Death is Iconic

Posted by lapata on October 19, 2014 · 2 mins read

Death is Iconic IThis summer, Israel bombarded the Gaza Strip, killing hundreds of civilians, bombing schools and hospitals, and even UNRWA shelters. This might just have been another chapter in the ongoing occupation of Palestinian territories, but this summer, there was something new: an unprecedented number of photographs and videos made it through to the international community via twitter and other social media platforms. Those who refuse to believe the extent of the humanitarian disaster in Gaza, or who believe the oppression of the Palestinian people is strategically justified for the survival of the Israeli state, were in denial about the many images rushing into the rest of the world.

Most famously, George W. Bush's former speech writer, David Frum, latched onto a conspiracy theory that held that a series of images of two Palestinian brothers expressing raw grief over the death of their father whom they'd just brought to the hospital was simply a piece of propaganda. According to this theory, the photographs were staged, and this could be seen from the fact that in one, the more distraught brother had blood on his hands, and in another, he did not. The blood had been added for effect, went the theory. Unfortunately for Frum and his ilk, these photos had been taken by numerous professional photographers working for international news services, who spoke up and outlined the sequence of events, showing that while the men arrived at the hospital soaked in blood, in the interim, as their father lay in the operating room, they'd washed their hands. Death is Iconic II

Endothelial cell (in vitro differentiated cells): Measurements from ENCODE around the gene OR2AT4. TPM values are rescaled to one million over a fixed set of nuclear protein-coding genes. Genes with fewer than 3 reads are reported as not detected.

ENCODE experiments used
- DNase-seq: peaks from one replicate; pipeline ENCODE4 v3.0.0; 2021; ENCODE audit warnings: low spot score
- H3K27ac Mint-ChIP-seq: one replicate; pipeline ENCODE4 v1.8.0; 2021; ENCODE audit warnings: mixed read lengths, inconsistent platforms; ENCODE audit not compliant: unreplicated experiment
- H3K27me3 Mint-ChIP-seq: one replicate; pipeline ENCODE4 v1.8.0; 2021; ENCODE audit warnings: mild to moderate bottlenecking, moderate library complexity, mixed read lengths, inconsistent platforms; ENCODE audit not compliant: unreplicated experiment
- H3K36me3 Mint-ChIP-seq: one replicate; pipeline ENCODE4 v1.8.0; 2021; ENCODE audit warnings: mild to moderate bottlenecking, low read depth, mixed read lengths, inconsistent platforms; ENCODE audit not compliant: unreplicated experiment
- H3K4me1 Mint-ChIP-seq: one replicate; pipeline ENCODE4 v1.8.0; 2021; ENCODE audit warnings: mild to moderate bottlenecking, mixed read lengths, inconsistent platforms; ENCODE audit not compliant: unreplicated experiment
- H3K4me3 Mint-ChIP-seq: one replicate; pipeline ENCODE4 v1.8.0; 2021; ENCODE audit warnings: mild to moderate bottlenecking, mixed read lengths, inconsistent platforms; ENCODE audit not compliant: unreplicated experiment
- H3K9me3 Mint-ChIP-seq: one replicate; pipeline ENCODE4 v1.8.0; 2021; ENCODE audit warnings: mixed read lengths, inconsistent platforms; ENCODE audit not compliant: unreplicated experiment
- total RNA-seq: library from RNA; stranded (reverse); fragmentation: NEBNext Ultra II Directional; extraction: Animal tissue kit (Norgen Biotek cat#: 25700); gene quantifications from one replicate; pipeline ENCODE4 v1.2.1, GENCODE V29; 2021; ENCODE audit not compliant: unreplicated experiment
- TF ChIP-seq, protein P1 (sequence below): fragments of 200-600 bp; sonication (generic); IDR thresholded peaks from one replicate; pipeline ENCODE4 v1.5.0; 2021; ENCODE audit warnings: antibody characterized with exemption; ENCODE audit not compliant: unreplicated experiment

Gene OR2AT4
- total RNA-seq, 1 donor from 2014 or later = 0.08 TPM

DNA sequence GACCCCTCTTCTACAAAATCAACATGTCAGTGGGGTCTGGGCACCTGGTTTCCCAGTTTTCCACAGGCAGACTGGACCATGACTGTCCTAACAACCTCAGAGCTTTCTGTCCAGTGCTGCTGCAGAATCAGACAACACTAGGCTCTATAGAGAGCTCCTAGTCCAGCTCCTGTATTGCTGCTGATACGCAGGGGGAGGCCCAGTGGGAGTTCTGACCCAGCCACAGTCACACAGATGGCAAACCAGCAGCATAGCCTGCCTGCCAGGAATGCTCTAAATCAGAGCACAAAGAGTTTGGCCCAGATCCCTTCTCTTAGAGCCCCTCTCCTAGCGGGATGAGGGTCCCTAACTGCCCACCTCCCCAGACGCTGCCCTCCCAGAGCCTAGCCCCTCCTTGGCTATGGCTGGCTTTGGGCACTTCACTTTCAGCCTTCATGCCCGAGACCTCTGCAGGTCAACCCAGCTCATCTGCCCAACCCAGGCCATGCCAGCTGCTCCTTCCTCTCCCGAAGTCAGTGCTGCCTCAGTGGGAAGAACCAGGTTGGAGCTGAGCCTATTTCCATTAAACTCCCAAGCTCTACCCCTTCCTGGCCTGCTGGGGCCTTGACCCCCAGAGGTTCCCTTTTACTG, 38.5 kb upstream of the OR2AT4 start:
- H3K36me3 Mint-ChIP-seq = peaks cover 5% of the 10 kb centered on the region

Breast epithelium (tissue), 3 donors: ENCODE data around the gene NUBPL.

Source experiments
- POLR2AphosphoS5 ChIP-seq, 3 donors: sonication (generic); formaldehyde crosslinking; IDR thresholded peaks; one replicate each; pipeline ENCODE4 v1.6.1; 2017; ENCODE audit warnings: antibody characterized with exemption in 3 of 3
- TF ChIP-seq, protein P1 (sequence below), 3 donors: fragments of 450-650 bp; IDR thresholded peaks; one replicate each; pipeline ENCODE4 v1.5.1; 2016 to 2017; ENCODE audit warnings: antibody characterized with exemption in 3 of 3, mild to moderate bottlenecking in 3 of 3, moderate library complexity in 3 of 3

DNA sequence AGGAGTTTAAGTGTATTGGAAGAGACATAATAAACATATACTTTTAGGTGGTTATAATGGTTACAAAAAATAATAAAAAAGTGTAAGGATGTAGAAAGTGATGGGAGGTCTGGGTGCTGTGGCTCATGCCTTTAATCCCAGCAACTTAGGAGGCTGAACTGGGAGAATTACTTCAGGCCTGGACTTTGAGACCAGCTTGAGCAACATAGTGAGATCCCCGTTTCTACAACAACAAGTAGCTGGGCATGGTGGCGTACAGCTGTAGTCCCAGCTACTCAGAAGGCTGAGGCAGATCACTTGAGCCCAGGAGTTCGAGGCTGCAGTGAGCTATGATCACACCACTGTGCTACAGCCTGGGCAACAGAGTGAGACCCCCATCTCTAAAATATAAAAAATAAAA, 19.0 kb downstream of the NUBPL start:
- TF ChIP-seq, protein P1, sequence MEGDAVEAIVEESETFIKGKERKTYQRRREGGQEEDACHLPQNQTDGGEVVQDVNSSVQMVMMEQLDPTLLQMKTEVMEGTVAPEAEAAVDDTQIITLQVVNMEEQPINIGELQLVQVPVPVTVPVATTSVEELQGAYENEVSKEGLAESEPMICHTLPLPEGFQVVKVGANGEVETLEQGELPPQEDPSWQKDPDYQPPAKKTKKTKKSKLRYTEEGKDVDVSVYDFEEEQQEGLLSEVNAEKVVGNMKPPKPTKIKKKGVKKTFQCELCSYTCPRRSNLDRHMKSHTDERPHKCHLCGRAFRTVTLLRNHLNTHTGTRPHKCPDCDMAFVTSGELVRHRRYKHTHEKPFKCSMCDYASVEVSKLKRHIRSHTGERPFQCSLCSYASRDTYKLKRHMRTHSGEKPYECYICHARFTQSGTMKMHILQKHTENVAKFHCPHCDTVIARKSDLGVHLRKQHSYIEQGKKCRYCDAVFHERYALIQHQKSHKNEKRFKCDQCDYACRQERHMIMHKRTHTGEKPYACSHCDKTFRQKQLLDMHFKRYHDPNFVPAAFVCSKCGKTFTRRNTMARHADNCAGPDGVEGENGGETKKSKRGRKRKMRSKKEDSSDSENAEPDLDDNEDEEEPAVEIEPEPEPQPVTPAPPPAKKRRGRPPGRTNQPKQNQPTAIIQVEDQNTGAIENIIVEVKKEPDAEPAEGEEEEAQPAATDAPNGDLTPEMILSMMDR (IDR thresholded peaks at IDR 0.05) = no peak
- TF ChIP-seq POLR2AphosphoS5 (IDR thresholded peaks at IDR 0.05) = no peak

When I saw these striking images, I understood immediately what it was really all about. It was about the iconic nature of the photographs. Two men, in a state of mourning, embracing: they look like figures in classical paintings, or religious icons: figures of saints and martyrs. It was a dangerous turn in the image war, and the Frums of the world were scared.

[My paintings are acrylic on wooden panel, 5” x 7”. The original photographs were taken by Hatem Ali/AP, and Ibraheem Abu Mustafa/Reuters; my hat is off to these brave photographers who put themselves in the path of danger on a daily basis. My desire was to engage with the ways in which the underlying photographs looked like religious icons.]


moazzam sheikh | October 20, 2014

Important work! Thanks for explaining the context. In the face complete moral bankruptcy among our politicians, the artists of this country, the painters, the writers, the poets, the musicians - people from all of those areas of expression have to now step across the line. Last night at the closing hours of our week long Litquake festival, I read along with other librarians from a work in progress ( a decent man), a story that opens with the image of a US senator who has hanged himself with a zuccini shoved up his ass after having cast his vote in senate in support of Israel's right to defend itself after having killed hundreds of children and women. I was heartened to see that folks in the audience responded to the piece. In our extremely corrupt political culture, I believe, a critical mass of artistic expression about the plight of Palestinians can offer a token of poetic justice.

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